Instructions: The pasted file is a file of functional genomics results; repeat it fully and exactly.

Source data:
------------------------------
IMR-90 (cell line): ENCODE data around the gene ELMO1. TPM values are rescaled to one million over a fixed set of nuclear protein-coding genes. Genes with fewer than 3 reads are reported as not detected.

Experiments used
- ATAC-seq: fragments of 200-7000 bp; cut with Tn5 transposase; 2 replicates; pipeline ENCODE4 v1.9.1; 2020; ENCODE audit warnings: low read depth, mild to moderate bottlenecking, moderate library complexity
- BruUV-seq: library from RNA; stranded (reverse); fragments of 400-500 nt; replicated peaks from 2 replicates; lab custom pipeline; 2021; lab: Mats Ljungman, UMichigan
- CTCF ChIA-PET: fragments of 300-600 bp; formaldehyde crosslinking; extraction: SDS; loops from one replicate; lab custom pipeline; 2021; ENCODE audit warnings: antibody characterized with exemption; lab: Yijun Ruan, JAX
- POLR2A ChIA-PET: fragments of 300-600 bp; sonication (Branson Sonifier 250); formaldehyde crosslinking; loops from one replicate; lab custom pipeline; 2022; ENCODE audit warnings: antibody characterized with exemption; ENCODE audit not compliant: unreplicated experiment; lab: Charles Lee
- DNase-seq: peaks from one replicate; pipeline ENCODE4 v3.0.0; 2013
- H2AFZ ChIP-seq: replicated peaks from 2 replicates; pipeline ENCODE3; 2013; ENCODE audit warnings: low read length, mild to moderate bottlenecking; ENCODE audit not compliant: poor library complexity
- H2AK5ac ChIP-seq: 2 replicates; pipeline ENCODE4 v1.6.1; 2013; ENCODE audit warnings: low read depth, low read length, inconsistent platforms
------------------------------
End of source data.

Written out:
IMR-90 (cell line): ENCODE data around the gene ELMO1. TPM values are rescaled to one million over a fixed set of nuclear protein-coding genes. Genes with fewer than 3 reads are reported as not detected.

Experiments used
- ATAC-seq: fragments of 200-7000 bp; cut with Tn5 transposase; 2 replicates; pipeline ENCODE4 v1.9.1; 2020; ENCODE audit warnings: low read depth, mild to moderate bottlenecking, moderate library complexity
- BruUV-seq: library from RNA; stranded (reverse); fragments of 400-500 nt; replicated peaks from 2 replicates; lab custom pipeline; 2021; lab: Mats Ljungman, UMichigan
- CTCF ChIA-PET: fragments of 300-600 bp; formaldehyde crosslinking; extraction: SDS; loops from one replicate; lab custom pipeline; 2021; ENCODE audit warnings: antibody characterized with exemption; lab: Yijun Ruan, JAX
- POLR2A ChIA-PET: fragments of 300-600 bp; sonication (Branson Sonifier 250); formaldehyde crosslinking; loops from one replicate; lab custom pipeline; 2022; ENCODE audit warnings: antibody characterized with exemption; ENCODE audit not compliant: unreplicated experiment; lab: Charles Lee
- DNase-seq: peaks from one replicate; pipeline ENCODE4 v3.0.0; 2013
- H2AFZ ChIP-seq: replicated peaks from 2 replicates; pipeline ENCODE3; 2013; ENCODE audit warnings: low read length, mild to moderate bottlenecking; ENCODE audit not compliant: poor library complexity
- H2AK5ac ChIP-seq: 2 replicates; pipeline ENCODE4 v1.6.1; 2013; ENCODE audit warnings: low read depth, low read length, inconsistent platforms